“The sweetest word in the brand universe is your brand’s name.” This obvious quote is from Bill Schley & Carl Nichols, Jr. in their unheralded book “Why Johnny Can’t Brand.”
Your name is the first and most powerful part of your brand. A great name can help you stand out in a crowded market. It can position you as a leader, convey your culture, even explain what you do in a word or two.
Conversely, a weak name can neutralize or even negate the work you do to build a brand and market position. A weak name is easily forgotten and can limit your opportunities in other markets if you plan to expand.
Consumer product companies understand this, and tie their brand names directly to their brand strategies. Most B2B companies take a more haphazard approach. Those that don’t put any effort into branding simply choose a name, charge forward and end up being “branded” by the market. Or worse yet, they’re simply ignored.
It’s a big undertaking to change your brand name. When is it worth it? Consider changing your name if you’re redefining or repositioning your brand. Here are three reasons to do it:
Quantify the Costs
Did I mention that changing a brand name is a big undertaking? As with any business decision, it’s important to weigh the costs and benefits. Break down the costs into hard materials and the time and effort to replace them. These can run anywhere from tens of thousands to millions of dollars, depending on your company size.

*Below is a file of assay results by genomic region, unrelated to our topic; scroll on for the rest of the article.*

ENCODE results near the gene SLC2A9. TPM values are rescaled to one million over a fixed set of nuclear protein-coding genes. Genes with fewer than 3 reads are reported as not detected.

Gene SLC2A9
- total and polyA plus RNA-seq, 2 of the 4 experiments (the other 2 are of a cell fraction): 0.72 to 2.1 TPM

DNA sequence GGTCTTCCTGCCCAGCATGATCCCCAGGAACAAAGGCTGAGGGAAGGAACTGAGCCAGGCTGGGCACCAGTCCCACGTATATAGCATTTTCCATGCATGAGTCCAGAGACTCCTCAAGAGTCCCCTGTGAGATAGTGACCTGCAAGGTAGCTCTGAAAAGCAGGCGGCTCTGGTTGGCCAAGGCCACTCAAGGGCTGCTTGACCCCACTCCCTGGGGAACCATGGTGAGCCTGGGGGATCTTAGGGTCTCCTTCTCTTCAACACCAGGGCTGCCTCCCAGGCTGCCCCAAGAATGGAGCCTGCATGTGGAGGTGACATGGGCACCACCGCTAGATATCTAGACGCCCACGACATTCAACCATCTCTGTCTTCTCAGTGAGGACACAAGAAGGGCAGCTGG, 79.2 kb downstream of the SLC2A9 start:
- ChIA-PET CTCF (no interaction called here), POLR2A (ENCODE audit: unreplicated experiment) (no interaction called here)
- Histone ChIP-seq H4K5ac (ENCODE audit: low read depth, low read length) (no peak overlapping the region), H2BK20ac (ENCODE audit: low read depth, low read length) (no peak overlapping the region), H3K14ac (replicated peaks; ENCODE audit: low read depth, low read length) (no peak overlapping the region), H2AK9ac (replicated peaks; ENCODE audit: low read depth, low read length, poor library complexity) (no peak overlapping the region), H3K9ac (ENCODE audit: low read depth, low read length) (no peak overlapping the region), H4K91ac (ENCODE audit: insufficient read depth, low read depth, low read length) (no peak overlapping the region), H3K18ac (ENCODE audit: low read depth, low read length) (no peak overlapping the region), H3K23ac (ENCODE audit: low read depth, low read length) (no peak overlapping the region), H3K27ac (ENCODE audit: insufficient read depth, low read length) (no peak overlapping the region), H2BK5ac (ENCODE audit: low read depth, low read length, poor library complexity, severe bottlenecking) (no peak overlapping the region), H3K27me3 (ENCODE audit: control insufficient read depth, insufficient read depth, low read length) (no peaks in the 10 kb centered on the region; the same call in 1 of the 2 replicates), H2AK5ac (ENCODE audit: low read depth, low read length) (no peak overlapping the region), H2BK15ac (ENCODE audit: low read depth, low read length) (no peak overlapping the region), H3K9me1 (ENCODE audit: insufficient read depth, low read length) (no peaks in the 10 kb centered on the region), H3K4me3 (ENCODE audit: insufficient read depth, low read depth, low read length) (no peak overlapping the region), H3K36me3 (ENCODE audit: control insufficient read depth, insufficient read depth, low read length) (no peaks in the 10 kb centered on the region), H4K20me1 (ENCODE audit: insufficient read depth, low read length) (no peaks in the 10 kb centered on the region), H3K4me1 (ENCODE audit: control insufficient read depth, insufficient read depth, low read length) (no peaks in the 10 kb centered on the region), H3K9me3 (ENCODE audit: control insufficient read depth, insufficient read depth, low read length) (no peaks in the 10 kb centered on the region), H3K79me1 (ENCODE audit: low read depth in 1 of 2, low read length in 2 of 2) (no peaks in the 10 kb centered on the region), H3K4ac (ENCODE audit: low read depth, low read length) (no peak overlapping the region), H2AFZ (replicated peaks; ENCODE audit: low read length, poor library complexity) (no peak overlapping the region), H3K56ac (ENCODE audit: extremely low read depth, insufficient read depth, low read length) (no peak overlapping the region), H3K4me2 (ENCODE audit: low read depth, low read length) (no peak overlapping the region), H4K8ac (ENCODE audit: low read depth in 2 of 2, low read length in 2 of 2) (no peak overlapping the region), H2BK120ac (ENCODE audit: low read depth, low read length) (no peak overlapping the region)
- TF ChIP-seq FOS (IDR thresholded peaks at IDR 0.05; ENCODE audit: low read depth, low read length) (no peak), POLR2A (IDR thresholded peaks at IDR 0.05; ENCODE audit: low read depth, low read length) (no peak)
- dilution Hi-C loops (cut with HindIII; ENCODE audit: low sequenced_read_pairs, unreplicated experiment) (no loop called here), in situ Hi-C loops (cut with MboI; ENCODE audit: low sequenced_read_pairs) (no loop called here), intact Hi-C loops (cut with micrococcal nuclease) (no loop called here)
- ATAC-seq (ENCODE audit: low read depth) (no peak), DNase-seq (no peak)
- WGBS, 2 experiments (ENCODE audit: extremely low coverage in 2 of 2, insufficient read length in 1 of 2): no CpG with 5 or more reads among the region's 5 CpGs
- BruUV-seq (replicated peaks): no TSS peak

Corporate Identity/Product Packaging Items
Sales Literature and Tools
Evaluate the Benefits
It’s straightforward (though not easy) to estimate the cost to change your brand name. The benefits aren’t so easy to quantify. Many of them are intangible and subjective. While this is pretty easy for a branding expert to pinpoint, most SMBs don’t have branding experts facilitating this decision-making process and are left fending for themselves.
Start by considering the following:
Now review your brand strategy. Is your name in sync with your brand? Does it reflect your brand promise? Carefully evaluate your position in the marketplace and your last 3-5 years of sales revenue. How well does the market respond to your existing brand? Are your revenues growing at the same rate as your competitors? Do your marketing programs produce large quantities of new leads? Or is it a battle just to keep your existing customers?
If you’ve significantly changed your product or are trying to distance yourself from a negative brand, this decision is easy. The tough decision comes when you’re attempting to jump start a weak brand. Many times, a weak name and indistinguishable brand cause the above problems. A fresh name and well thought-out brand strategy might open new avenues for growth that far outweigh even substantial rebranding costs.
If you doubt it, check out how many celebrities have changed their names to become more marketable:
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